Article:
__________________
.
boBBrennan .. FB=> http://tinyurl.com/dxlwxfz

.......he likes Olympus, Apple MAC & SmugMug best of the choices; he likes that he has choices

boBBrennan.smugmug.com
boBBrennan is offline   Reply With Quote
Old Nov 19, 2012, 7:27 PM   #6
Senior Member
 
Join Date: Sep 2003
Location: Dallas, Texas USA
Posts: 6,520
Default

Yep, pre-focussing on a spot with a static camera and doing a fast burst as they come in is probably the best strategy, even with micro-specific lenses.
Greg Chappell is offline   Reply With Quote
Old Nov 19, 2012, 11:11 PM   #7
Senior Member
 
Join Date: Sep 2010
Location: oakville, on
Posts: 491
Default

Another point for using the older primes, when used on our m4/3 cameras, our image sensor is working with the central area of the lens, the sharpest point of the lens. Very little if any chromatic, pincushion, barrel distortion.
If the lens was known for its sharpness and clarity, on the m4/3 it can really shine. I love using my old Nikkors, though they do have some weight compared to the native M4/3 lens
KulaCube is offline   Reply With Quote
Old Nov 19, 2012, 11:13 PM   #8
Senior Member
 
Join Date: Sep 2010
Location: oakville, on
Posts: 491
Default

Forgot to mention what a stunner of a shot you have taken there Zig.
KulaCube is offline   Reply With Quote
Old Nov 20, 2012, 12:02 AM   #9
Senior Member
 
Join Date: Sep 2003
Location: Dallas, Texas USA
Posts: 6,520
Default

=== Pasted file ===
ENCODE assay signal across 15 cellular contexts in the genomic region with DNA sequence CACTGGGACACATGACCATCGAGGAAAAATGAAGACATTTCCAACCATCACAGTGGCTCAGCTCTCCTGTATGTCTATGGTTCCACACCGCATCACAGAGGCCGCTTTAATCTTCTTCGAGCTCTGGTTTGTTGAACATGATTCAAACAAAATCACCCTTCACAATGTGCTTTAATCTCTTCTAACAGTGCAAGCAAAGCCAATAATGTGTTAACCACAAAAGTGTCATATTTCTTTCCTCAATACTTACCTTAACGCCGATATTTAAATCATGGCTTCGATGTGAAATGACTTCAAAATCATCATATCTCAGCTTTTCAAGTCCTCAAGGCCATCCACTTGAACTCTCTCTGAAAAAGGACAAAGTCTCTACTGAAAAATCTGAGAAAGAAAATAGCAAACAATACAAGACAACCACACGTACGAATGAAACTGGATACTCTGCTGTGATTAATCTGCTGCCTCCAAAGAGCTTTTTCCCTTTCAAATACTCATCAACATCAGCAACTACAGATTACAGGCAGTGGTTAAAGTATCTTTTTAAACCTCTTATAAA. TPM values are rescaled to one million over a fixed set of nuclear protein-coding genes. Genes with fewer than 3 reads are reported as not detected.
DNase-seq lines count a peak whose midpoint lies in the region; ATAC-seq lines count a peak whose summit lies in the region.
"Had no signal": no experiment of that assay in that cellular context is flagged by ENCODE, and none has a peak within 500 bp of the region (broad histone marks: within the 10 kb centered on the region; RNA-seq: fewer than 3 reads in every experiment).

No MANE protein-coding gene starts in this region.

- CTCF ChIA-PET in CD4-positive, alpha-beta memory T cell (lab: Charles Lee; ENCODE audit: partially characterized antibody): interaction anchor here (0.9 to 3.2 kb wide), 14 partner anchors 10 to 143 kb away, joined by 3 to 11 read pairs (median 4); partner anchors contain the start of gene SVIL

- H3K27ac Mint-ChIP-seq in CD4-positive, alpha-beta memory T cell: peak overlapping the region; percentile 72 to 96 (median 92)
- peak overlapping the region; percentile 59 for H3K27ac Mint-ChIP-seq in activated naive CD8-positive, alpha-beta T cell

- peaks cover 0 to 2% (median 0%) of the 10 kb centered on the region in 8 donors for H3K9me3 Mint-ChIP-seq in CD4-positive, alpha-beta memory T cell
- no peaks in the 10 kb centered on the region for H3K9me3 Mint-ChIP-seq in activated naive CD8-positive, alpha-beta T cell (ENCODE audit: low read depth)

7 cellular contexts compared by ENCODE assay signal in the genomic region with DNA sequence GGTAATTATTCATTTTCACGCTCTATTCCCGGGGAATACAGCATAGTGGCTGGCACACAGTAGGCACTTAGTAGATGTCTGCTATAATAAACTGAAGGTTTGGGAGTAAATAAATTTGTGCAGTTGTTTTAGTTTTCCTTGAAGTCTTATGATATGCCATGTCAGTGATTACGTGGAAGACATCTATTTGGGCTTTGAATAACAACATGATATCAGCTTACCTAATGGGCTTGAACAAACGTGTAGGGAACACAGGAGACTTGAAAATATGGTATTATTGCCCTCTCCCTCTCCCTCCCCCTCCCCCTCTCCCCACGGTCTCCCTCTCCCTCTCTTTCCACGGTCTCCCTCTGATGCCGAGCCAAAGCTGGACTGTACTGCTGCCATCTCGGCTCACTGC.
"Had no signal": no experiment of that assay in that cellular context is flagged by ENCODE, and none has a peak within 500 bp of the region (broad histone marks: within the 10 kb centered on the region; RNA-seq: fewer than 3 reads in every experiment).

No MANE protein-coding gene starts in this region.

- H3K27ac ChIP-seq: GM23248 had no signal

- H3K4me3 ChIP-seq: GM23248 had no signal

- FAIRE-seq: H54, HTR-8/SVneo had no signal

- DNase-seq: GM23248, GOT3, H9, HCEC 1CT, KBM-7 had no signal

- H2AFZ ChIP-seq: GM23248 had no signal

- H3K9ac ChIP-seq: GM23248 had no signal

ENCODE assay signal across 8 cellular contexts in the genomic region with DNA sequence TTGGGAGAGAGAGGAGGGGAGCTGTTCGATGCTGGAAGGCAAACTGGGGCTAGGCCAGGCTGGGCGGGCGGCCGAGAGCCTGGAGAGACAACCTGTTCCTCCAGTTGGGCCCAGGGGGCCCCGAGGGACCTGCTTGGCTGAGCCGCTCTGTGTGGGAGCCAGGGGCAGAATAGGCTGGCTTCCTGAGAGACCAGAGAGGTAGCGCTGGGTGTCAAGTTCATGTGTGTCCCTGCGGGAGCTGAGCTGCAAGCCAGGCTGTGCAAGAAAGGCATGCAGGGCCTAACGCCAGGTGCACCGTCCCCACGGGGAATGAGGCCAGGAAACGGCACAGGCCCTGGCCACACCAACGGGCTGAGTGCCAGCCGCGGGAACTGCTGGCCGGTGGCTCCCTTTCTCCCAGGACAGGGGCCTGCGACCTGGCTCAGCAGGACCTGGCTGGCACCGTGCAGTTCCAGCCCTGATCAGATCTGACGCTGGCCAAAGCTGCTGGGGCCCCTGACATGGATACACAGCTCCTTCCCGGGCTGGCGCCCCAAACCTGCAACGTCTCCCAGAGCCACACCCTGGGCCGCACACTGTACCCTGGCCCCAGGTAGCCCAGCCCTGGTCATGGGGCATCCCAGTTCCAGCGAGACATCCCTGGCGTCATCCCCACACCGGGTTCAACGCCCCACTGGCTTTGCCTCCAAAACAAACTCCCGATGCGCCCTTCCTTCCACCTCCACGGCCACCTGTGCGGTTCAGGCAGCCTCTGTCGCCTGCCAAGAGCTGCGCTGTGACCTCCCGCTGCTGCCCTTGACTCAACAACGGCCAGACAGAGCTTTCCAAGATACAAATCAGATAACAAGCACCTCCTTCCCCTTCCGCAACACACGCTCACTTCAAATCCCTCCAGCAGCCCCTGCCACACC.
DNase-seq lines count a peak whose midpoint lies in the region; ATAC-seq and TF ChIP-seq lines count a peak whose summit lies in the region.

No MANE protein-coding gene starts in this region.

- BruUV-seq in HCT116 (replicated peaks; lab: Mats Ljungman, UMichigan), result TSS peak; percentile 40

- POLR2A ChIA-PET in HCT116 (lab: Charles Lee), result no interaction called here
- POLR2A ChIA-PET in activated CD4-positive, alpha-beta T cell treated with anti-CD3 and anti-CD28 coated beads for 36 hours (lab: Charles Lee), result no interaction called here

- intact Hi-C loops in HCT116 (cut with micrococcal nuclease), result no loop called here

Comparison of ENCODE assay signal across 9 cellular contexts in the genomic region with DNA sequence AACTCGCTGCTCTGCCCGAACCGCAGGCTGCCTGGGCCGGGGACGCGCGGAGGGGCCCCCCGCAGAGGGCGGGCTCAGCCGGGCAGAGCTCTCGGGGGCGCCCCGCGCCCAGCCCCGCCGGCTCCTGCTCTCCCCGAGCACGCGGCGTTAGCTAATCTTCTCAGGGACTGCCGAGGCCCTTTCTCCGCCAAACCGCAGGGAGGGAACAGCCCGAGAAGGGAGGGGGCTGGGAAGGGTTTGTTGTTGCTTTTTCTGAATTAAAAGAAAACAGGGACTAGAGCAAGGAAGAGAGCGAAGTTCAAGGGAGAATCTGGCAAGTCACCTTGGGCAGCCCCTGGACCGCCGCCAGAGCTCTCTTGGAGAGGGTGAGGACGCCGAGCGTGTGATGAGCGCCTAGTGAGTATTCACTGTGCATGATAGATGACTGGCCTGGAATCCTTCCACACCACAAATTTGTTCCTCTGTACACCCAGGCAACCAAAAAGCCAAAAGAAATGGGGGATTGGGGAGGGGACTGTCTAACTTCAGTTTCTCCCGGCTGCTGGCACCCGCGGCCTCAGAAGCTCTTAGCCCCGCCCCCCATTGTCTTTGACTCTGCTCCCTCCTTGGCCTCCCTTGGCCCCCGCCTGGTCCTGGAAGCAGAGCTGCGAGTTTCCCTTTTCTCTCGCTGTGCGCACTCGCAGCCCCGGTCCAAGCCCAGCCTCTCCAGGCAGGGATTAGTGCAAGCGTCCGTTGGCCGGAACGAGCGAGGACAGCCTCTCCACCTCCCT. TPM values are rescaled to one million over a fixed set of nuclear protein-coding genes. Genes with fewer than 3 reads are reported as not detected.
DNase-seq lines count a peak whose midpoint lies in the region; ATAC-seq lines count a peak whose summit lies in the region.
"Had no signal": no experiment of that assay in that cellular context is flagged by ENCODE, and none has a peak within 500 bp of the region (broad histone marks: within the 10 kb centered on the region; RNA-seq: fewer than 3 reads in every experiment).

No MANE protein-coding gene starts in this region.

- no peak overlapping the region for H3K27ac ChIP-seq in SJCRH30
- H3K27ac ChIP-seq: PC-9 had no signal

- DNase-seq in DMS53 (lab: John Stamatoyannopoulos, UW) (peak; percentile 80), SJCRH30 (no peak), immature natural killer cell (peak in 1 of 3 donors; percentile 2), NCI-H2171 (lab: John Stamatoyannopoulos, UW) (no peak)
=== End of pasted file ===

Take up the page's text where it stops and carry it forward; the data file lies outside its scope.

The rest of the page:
Quote:
Originally Posted by KulaCube View Post
Another point for using the older primes, when used on our m4/3 cameras, our image sensor is working with the central area of the lens, the sharpest point of the lens. Very little if any chromatic, pincushion, barrel distortion.
If the lens was known for its sharpness and clarity, on the m4/3 it can really shine. I love using my old Nikkors, though they do have some weight compared to the native M4/3 lens
And this 300mm f4 of Zig's is one of the newer ones....an AF-S (I believe) Nikkor, not one of the old manual focus, pre-ED versions that's just a so-so lens.
Greg Chappell is offline   Reply With Quote
Old Nov 20, 2012, 6:11 AM   #10
Senior Member
 
zig-123's Avatar
 
Join Date: Dec 2006
Location: Cape Cod, Massachusetts
Posts: 5,156
Default

Quote:
Originally Posted by KulaCube View Post
Another point for using the older primes, when used on our m4/3 cameras, our image sensor is working with the central area of the lens, the sharpest point of the lens. Very little if any chromatic, pincushion, barrel distortion.
If the lens was known for its sharpness and clarity, on the m4/3 it can really shine. I love using my old Nikkors, though they do have some weight compared to the native M4/3 lens

Well said. One of the real benefits of using a cropped sensor camera.
__________________
http://scortoncreekgallery.smugmug.com/

So you want to be a better photographer? Open your eyes and take a look at what is all around you.
zig-123 is offline   Reply With Quote
 
Reply


Thread Tools Search this Thread
Search this Thread:

Advanced Search

Posting Rules
You may not post new threads
You may not post replies
You may not post attachments
You may not edit your posts

BB code is On
Smilies are On
[IMG] code is On
HTML code is Off
Trackbacks are Off
Pingbacks are Off
Refbacks are Off



All times are GMT -5. The time now is 11:27 PM.